As of 10.00 am on 15 February, the FSA has received the following information:
- Total results: 2501
- 2472 of these (almost 99%) were negative for the presence of horse DNA at or above the level of 1%
- 29 samples, relating to seven products, were positive for the presence of undeclared horse meat at or above a level of 1%
- At least 950 tests are still in progress
The 29 positive results all relate to seven products that have already been reported and where the food business and the FSA have already taken appropriate action to remove the products from sale and notify consumers (see table 2 in the PDF below).
The FSA has been working with trade bodies in the food industry to collate these results as quickly as possible, to get an accurate picture of the testing being carried out across the UK food chain.
This testing follows the statement by FSA Chief Executive Catherine Brown earlier in the month, where she announced that the food industry had been instructed to conduct authenticity tests on their composite beef products, such as burgers, lasagnes and meatballs, in light of the recent horse meat issue.
The samples were carried out on both raw ingredients and final products, and taken from a range of manufacturers, catering suppliers, wholesalers, producers and retailers across the UK (see table 3 in the PDF below).
Where products have been found to contain horse DNA, they have been tested for the presence of veterinary drug phenylbutazone, known as bute. All of the tests for bute have come back negative.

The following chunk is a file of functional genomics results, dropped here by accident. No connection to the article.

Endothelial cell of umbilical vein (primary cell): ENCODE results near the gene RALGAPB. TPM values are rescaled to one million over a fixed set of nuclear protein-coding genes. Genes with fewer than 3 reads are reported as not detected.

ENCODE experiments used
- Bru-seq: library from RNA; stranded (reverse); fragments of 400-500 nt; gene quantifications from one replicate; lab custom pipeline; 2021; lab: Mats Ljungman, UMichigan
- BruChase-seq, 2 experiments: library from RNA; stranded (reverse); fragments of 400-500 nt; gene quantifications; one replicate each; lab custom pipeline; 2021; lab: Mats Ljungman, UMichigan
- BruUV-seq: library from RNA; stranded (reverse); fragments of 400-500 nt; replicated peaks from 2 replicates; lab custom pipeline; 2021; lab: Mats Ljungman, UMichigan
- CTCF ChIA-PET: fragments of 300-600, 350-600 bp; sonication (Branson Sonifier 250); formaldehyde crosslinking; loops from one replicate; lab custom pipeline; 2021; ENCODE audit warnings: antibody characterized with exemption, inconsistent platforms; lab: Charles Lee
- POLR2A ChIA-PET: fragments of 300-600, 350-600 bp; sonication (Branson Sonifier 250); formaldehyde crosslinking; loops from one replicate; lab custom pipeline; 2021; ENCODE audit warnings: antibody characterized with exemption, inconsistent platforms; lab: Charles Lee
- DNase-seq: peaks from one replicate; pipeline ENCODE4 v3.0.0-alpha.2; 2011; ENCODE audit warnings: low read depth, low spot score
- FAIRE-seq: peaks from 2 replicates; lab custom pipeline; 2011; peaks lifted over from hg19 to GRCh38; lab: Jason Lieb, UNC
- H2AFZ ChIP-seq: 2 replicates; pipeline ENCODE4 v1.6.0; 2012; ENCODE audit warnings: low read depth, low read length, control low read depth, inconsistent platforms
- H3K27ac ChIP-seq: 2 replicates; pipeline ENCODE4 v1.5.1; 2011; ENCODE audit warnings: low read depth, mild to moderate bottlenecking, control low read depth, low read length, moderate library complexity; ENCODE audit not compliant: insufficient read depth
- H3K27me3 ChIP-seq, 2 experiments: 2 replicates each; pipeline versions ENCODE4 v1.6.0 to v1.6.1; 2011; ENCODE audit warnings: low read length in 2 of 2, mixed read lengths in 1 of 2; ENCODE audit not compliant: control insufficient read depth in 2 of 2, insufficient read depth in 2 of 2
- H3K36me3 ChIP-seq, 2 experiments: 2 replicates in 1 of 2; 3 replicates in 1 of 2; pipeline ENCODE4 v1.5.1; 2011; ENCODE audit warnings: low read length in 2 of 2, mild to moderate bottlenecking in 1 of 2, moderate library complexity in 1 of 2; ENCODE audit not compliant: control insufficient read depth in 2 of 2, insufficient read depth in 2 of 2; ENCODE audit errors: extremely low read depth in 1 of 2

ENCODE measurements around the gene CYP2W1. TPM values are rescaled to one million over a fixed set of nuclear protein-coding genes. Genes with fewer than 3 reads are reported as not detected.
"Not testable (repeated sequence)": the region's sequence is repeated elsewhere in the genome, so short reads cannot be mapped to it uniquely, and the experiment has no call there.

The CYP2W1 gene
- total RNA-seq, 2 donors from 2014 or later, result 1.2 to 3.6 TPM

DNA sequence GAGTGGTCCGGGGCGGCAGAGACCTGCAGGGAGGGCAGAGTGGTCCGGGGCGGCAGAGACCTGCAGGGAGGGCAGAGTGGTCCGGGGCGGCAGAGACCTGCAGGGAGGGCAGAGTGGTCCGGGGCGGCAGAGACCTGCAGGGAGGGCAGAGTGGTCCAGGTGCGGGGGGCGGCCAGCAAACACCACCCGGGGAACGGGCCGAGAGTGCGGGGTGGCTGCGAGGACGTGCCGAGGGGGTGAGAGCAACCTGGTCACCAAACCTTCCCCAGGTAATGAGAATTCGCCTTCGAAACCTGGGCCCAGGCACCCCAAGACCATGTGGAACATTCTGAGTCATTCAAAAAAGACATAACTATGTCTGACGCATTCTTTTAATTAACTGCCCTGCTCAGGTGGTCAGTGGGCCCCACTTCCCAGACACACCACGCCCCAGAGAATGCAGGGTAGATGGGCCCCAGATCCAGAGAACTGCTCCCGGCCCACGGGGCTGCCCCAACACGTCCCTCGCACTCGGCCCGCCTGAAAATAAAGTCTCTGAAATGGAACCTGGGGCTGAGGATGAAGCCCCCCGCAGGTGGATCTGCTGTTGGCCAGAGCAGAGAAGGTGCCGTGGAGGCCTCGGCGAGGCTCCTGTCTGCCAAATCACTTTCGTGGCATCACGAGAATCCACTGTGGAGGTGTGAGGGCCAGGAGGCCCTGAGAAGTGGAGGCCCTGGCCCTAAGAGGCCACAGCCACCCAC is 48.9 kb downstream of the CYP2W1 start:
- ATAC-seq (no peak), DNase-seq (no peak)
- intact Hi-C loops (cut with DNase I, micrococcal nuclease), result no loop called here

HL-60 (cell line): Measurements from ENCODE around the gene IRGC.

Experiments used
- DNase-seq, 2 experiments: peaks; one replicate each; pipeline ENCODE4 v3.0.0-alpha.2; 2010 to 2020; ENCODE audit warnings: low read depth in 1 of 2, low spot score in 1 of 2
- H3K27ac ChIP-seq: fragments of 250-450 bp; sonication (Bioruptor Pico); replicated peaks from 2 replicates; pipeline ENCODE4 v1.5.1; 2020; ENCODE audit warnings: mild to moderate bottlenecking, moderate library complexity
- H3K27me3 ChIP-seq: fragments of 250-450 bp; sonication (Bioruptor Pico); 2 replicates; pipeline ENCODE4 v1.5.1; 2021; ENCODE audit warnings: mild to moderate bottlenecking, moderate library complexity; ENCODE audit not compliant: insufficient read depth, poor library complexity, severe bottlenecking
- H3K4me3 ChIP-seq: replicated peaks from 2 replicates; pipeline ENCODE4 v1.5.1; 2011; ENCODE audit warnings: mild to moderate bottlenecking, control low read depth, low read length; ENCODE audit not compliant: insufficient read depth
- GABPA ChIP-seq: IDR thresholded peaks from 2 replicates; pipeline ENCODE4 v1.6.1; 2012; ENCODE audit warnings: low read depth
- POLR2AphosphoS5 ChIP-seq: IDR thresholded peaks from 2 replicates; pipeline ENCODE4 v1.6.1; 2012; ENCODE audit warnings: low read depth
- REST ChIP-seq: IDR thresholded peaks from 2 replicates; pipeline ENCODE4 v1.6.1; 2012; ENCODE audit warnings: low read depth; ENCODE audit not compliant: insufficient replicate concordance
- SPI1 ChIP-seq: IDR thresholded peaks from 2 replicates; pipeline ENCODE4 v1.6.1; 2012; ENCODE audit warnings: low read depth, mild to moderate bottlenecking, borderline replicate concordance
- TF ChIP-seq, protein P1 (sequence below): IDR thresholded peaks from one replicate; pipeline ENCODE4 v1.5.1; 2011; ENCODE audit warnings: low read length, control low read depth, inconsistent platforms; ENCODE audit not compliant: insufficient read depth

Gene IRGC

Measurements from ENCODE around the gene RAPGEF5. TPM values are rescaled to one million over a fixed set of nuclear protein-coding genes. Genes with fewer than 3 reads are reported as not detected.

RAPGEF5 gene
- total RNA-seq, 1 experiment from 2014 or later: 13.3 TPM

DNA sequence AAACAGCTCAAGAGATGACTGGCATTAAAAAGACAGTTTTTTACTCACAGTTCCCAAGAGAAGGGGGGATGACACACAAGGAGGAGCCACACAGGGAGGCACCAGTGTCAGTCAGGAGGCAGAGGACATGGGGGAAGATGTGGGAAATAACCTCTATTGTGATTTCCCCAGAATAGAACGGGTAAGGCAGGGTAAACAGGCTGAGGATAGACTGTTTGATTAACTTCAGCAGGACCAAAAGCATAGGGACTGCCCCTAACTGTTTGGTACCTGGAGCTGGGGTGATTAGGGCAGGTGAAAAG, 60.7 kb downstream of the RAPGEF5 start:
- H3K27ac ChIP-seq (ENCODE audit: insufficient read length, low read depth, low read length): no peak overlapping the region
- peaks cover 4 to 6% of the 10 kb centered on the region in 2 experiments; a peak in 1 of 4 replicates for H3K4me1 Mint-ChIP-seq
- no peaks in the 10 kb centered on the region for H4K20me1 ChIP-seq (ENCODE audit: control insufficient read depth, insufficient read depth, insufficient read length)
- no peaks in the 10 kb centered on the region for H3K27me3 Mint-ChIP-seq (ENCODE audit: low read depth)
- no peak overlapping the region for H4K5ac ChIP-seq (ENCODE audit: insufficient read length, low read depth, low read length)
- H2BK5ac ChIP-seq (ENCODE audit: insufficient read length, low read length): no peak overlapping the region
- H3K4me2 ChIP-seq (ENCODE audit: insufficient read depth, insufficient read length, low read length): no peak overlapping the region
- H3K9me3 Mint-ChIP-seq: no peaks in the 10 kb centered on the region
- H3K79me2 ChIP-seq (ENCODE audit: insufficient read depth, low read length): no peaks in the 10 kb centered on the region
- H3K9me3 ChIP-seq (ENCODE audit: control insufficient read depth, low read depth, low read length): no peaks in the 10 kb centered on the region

Announcing the results, FSA Chief Executive Catherine Brown said: ‘Since this incident began on 16 January, businesses have been carrying out a large number of tests. We said that industry should share those results with us, and the public, and we asked for the first results to be with us today. The results so far date from when businesses began their testing four weeks ago. They include results which were received by companies up to around 10am this morning.
‘It’s encouraging that we have received so many results from industry so quickly, which reaffirms their commitment to working with us to address the serious issue of consumer confidence in the UK food supply.
‘More important for consumers, it shows that in the vast majority of cases the results so far are showing that no horse DNA is present in the foods tested. But this is still far from the full picture and we expect industry to continue to supply us with regular updates on their testing regime.
‘We’ve asked industry to test for horse DNA down to a level of 1%. There are two reasons for this. First, that’s a pragmatic level above which we think any contamination would be due to either gross incompetence or deliberate fraud; it’s not going to be accidental. Second, some laboratories can only test accurately down to a level of 1%.
‘But that does not mean that we’re not concerned with, or that we accept, levels below 1%. In terms of faith groups, there remains a significant issue about trace levels of other species below 1%. So we have a separate programme of work under way with Defra to look at the issues around that, too.
‘Further results are expected over the coming weeks and the FSA will publish another update this time next week.’
A full list of all the products that tested positive is available in table 2 in the PDF below. This information was provided to the FSA within the past 24 hours and will be subject to further scrutiny by the Agency.